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Homework Help: How to find work from mass, friction given?

  1. Mar 6, 2013 #1
    a Child drags a 25-kg box at a constant speed across a lawn for 14.0 m and along a sidewalk for 36 m; the coefficient of friction is 0.25 for the first part of the trip and 0.55 for the second. If the child always pulls horizontally, how much work does the child do on the box?

    I know that Work= force*distance but how would I find these variables?
    idk if this works but I can do 25kg * 9.81=245 as force
    Last edited: Mar 6, 2013
  2. jcsd
  3. Mar 6, 2013 #2


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    Hint: The child is doing work by pulling against the frictional force on the box. Do you know how to calculate this force?
  4. Mar 6, 2013 #3
    That is a relevant force yes, but it is acting only in y, and is cancelled out by the normal force.

    First. Draw a free body diagram. What is the free body? What forces are acting on this free body?

    Hint: How much force does it take to overcome the friction in each individual part of the trip?
  5. Mar 6, 2013 #4
    245 n *0.25=61.25n
  6. Mar 6, 2013 #5
    Good, now what?
  7. Mar 6, 2013 #6
    we have to find the distance , I dont suppose we add 14 + 36=50m for the distance, do we?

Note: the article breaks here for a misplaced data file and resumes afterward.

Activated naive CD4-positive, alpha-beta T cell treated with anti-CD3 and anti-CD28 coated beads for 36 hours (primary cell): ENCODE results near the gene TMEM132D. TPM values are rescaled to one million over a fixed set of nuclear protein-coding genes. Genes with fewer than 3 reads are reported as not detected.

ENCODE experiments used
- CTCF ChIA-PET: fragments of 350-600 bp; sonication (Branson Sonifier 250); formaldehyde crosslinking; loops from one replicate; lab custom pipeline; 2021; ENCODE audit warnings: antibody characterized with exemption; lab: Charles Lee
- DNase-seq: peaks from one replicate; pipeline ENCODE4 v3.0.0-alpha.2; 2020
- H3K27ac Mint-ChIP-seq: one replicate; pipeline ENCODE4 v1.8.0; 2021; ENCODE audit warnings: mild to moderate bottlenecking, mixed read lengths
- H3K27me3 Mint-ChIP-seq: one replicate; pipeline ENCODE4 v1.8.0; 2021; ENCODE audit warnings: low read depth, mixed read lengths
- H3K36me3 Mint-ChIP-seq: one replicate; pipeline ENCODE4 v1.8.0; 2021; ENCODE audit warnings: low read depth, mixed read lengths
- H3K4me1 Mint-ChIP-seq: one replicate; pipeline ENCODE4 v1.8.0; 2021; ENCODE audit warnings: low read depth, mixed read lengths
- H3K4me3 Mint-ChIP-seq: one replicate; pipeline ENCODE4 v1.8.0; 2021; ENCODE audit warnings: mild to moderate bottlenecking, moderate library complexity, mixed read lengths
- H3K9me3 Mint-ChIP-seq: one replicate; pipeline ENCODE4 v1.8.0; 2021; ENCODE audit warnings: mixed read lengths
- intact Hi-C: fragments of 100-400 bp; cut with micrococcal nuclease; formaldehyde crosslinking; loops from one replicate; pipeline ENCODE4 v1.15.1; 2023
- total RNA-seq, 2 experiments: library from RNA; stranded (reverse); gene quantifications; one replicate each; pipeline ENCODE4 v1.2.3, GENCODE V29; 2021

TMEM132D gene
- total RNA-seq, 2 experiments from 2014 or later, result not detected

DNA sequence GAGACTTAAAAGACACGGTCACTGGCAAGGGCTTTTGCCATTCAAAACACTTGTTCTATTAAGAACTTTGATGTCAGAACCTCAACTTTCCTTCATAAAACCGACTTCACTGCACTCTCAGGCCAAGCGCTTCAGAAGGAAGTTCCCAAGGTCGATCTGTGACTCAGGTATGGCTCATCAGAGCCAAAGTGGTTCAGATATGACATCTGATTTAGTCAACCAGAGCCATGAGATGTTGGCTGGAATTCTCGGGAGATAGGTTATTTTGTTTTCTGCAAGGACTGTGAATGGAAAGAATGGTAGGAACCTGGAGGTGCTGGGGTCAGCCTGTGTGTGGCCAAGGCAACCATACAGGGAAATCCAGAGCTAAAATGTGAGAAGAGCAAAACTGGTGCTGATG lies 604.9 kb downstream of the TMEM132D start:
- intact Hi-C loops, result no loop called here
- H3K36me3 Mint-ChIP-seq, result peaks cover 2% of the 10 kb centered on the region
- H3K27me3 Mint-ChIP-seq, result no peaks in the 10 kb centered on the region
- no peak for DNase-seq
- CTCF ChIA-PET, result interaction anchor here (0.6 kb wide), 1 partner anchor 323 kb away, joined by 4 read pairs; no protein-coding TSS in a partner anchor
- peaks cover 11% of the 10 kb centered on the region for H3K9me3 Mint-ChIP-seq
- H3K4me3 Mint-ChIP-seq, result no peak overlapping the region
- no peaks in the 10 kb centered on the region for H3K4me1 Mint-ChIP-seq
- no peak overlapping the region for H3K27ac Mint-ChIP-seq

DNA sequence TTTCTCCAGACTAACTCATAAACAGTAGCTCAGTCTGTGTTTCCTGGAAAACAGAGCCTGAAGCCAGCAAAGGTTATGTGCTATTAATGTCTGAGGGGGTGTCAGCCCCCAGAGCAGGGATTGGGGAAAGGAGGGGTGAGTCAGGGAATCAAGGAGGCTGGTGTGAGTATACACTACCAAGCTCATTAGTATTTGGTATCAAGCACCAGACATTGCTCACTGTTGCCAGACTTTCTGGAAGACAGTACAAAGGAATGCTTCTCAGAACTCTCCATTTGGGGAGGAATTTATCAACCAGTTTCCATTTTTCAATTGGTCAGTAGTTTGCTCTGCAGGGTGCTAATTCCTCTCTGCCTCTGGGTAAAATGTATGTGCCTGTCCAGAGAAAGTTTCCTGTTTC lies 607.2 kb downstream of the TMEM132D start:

8. Mar 6, 2013 #7
    is the 55 sec relavent in this problem?
  9. Mar 6, 2013 #8
    Not quite, you have two different surfaces. Each with a different coeffecient of friction.
    I believe that is .55 for the coefficient of friction for the sidewalk.
  10. Mar 6, 2013 #9
    1st part)25*.25*14=87.5J
    2nd part) 25*.55*36=495J
  11. Mar 6, 2013 #10
    You're missing something. What are you multiplying? You found the force needed to move across the grass here:
    Yet, you just threw that value to the wind and multiplied 3 values together.

    You know that W=FDcosθ. And you know the the displacement. So what now?

    *where theta is the angle between the Applied force and the displacement. (In this case 0, cos0=1.)*
  12. Mar 6, 2013 #11
  13. Mar 6, 2013 #12
    I added them both and it was correct, Thank you!
  14. Mar 6, 2013 #13
    Nice! Just keep in mind that Force and Displacement are vectors. Work isn't just F times D. It's F times D times the cos of the angle between them. In nice situations the angle is 0. But in some cases, the there will be an angle between them, and then it can get a little tricky!
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